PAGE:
For the next three years or so, Al Hibbler records sporadically for a number of labels and in a number of settings. He also makes a number of personal appearances throughout the country in urban night spots and in concert at a number of different venues. In July of 1952, jazz producer Norman Granz signs Hibbler to Mercury and plans to record him with a combo led by ex-Ellington alto sax star Johnny Hodges. Mercury releases "Believe It Beloved" and "Please" on #89011. Another session with Hodges produces "Hodge Podge" , and on still another he does vocals on the songs "I Got It Bad And That Ain't Good" and "This Love of Mine". He records with a jazz combo led by Leroy Lovett for Norman Granz on such tunes as "I'm A Lucky So And So" and "Every Hour On The Hour". In July Hibbler appears at the third annual Blues Jubilee at Los Angeles Shrine Auditorium which was produced by Gene Norman. Also on stage were T-Bone Walker, Joe Houston, Helen Humes, Peppermint Harris, Jimmy Witherspoon, and many others. The Count Basie Orchestra backs up Hibbler for a Mercury recording on #89028. The songs are "Sent For You Yesterday" and "Going To Chicago" In June of 1953, Hibbler plays the Bill & Lou Club in Philadelphia. In October Al plays the Toast Of The Town Club in Chicago. In May of 1954 the Chess re-releases of earlier material continues with "Fat 'n Forty" and "Poor Butterfly" on #1569. Mercury releases "There Is No Greater Love" and "It Must Be True" on #89046. In June, Hibbler appears at the El Dorado night club in Houston, Texas. Late in 1954 it is announced that Al Hibbler has signed a new recording contract with another new label, this time it is Decca Records.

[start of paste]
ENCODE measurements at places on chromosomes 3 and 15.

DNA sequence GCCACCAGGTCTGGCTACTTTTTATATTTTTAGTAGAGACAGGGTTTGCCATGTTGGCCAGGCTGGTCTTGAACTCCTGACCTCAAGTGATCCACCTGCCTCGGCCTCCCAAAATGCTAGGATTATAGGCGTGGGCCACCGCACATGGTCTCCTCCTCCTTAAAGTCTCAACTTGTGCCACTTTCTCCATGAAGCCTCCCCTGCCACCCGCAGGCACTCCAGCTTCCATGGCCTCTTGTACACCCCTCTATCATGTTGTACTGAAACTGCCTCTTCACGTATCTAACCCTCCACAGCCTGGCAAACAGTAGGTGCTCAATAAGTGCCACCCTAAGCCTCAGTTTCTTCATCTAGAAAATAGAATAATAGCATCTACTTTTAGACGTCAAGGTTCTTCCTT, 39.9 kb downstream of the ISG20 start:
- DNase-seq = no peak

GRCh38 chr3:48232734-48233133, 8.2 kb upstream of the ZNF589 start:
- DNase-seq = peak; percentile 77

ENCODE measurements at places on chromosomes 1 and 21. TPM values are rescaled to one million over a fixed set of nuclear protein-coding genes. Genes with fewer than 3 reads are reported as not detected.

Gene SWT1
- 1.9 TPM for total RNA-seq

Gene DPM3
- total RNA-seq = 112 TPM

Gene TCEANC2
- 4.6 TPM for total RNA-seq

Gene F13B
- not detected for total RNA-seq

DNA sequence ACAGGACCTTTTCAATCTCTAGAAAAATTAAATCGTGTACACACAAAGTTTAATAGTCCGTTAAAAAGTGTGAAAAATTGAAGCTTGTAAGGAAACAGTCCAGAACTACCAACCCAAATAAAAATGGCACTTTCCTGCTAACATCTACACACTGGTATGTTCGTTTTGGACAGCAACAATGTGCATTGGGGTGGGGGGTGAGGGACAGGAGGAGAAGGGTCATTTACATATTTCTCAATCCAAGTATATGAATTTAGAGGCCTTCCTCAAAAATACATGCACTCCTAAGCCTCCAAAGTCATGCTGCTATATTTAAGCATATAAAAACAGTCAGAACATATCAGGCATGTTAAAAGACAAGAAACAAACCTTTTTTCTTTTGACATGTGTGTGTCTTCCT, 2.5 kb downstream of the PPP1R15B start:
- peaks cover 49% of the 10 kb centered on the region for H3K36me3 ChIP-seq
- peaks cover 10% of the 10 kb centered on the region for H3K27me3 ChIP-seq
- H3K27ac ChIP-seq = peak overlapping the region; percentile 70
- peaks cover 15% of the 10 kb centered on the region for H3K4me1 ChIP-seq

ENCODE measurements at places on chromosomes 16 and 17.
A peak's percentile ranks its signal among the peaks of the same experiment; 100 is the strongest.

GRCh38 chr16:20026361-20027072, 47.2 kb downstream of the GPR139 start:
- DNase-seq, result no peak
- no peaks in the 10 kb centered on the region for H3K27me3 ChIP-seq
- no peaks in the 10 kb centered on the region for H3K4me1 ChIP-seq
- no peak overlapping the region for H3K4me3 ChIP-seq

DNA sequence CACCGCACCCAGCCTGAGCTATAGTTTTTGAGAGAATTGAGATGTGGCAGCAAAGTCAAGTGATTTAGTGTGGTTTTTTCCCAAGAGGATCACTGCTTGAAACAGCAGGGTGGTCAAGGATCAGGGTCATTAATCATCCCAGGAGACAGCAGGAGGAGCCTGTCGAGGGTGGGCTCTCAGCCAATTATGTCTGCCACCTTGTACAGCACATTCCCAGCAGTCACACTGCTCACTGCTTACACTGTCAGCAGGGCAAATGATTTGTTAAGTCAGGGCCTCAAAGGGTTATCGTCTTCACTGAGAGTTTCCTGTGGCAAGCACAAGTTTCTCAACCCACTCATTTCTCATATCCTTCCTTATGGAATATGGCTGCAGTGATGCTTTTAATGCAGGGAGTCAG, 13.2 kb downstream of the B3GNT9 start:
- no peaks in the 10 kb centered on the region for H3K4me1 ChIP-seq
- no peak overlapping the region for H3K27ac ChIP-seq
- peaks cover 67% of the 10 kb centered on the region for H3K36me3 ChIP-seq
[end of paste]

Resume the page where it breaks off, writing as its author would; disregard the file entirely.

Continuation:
Despite the news of the Decca signing, the first Al Hibbler record release of the year 1955 during the month of January is on Original #1006 with the tunes "After The Lights Go Down Low" and "Tell Me". Leroy Lovett whom Hibbler recorded with for Norman Granz on Clef Records, wrote the song and owned the master recording which he sold to Original Records. The record does not sell and soon Hibbler's debut is about to happen. In March Decca releases "Unchained Melody" from the film "Unchained" and "Daybreak" on #29441, and that same month Hibbler shares the stage at the Apollo Theater in New York with Sarah Vaughn. Hibbler then moves to a week at Detroit's Crystal Lounge and then on to Buffalo, New York at the Copa Casino. "Unchained Melody" becomes a huge seller across the country, even with a great selling version by Roy Hamilton for Epic, and a number one selling pop instrumental version by Les Baxter for Capitol. Both vocal versions seem to be selling neck and neck in all areas on both the R & B and pop charts. The Hibbler version gets as high as number three in the national best sellers pop charts and remains on the list for five months. In April Hibbler has a featured spot on the Steve Allen television show. The following month Alan Freed has Al as a headliner for a week at the State Theater in Boston. Also on the show are Dinah Washington, Dakota Staton, Little Walter, The Moonglows, Five Keys, nappy Brown, and Bo Diddley. In June Hibbler opens at New York's Birdland and Original Records plans to release "Autumn Winds". The "Pop R & B Show" which headlines Al Hibbler, along with Sarah Vaughn, Red Prysock, The Cardinals, and many others, will tour the South through July and most of August. Decca releases "I Can't Put My Arms Around You" and "They Say You're laughing At Me" on #29543. The record is swamped by the continuing success of "Melody". Because of the huge success of "Unchained Melody" Atlantic Records re-issues their Hibbler recording of "Danny Boy" and "Now I Lay Me Down To Dream" on #1071 in August. That month Chess Records also plans to re-issue some old sides by Al Hibbler, this time in an LP album. In September, Alan Freed sets an all time attendance record at the Brooklyn Paramount. Al Hibbler steps in to take the place of Tony Bennett ( ! ) who strained his vocal chords ( ! ) two days into the weeklong engagement. After the Freed show Hibbler heads for the Copa Casino in Youngstown, Ohio, and then joins LaVern Baker, The ElDorados, and Red Prysock, for shows at the Howard in D.C., and the Royal in Baltimore. In October Hibbler has another huge seller with "He" on Decca #29660 which has a five and one half month stay on the pop charts and gets to number four in the country (the flip side is "Breeze Blow My Baby Back To Me").